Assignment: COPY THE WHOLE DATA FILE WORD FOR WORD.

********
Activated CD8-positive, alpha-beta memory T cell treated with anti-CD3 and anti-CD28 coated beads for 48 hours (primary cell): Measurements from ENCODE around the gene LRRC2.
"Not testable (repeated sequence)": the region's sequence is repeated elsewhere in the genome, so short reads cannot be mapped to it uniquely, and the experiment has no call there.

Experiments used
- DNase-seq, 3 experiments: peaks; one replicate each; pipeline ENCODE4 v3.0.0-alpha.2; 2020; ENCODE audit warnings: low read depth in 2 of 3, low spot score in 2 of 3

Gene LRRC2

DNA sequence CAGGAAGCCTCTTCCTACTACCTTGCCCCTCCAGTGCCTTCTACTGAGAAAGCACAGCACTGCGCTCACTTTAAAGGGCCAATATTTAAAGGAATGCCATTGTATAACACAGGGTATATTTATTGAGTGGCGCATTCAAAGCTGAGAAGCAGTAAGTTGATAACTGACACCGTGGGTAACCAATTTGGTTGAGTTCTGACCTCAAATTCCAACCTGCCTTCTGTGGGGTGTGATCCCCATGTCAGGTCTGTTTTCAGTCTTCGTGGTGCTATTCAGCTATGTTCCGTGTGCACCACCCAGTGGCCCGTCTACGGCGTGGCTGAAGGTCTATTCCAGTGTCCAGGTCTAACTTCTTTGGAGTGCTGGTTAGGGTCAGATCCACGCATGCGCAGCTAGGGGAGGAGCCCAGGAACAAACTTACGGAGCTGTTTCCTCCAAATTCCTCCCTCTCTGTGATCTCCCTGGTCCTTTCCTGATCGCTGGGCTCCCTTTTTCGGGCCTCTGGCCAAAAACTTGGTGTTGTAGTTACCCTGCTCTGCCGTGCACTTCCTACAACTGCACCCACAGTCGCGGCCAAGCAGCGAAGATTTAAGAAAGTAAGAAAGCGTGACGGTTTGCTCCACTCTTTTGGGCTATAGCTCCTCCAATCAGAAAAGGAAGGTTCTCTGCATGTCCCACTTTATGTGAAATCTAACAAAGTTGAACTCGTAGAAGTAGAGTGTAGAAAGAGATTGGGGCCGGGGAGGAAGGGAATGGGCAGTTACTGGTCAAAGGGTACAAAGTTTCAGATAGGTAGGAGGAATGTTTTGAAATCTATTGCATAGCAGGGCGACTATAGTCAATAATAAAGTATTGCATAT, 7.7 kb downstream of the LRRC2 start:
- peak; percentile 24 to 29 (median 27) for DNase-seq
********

Activated CD8-positive, alpha-beta memory T cell treated with anti-CD3 and anti-CD28 coated beads for 48 hours (primary cell): Measurements from ENCODE around the gene LRRC2.
"Not testable (repeated sequence)": the region's sequence is repeated elsewhere in the genome, so short reads cannot be mapped to it uniquely, and the experiment has no call there.

Experiments used
- DNase-seq, 3 experiments: peaks; one replicate each; pipeline ENCODE4 v3.0.0-alpha.2; 2020; ENCODE audit warnings: low read depth in 2 of 3, low spot score in 2 of 3

Gene LRRC2

DNA sequence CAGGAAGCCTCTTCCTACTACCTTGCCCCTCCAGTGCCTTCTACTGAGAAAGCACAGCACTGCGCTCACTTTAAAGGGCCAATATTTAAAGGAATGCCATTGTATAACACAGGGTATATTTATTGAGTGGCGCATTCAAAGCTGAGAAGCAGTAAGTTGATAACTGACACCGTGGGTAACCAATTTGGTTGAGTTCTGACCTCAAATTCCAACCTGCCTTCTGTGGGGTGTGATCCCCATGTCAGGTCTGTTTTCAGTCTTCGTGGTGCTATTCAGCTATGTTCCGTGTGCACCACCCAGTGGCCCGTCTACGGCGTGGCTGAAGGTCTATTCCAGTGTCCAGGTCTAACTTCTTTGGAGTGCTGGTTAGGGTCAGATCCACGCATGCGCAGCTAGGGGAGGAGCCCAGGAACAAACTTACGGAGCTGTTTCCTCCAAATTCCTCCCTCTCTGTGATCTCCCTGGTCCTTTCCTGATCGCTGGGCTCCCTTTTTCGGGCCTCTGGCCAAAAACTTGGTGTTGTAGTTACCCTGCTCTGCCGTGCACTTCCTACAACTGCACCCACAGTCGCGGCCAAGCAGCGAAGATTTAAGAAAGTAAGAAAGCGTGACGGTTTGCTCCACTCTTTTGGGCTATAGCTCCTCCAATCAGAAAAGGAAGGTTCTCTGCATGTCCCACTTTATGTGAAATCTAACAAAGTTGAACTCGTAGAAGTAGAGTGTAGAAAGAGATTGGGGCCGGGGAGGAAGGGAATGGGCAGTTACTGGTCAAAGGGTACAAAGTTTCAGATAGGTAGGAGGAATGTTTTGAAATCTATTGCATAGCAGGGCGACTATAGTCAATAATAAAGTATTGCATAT, 7.7 kb downstream of the LRRC2 start:
- peak; percentile 24 to 29 (median 27) for DNase-seq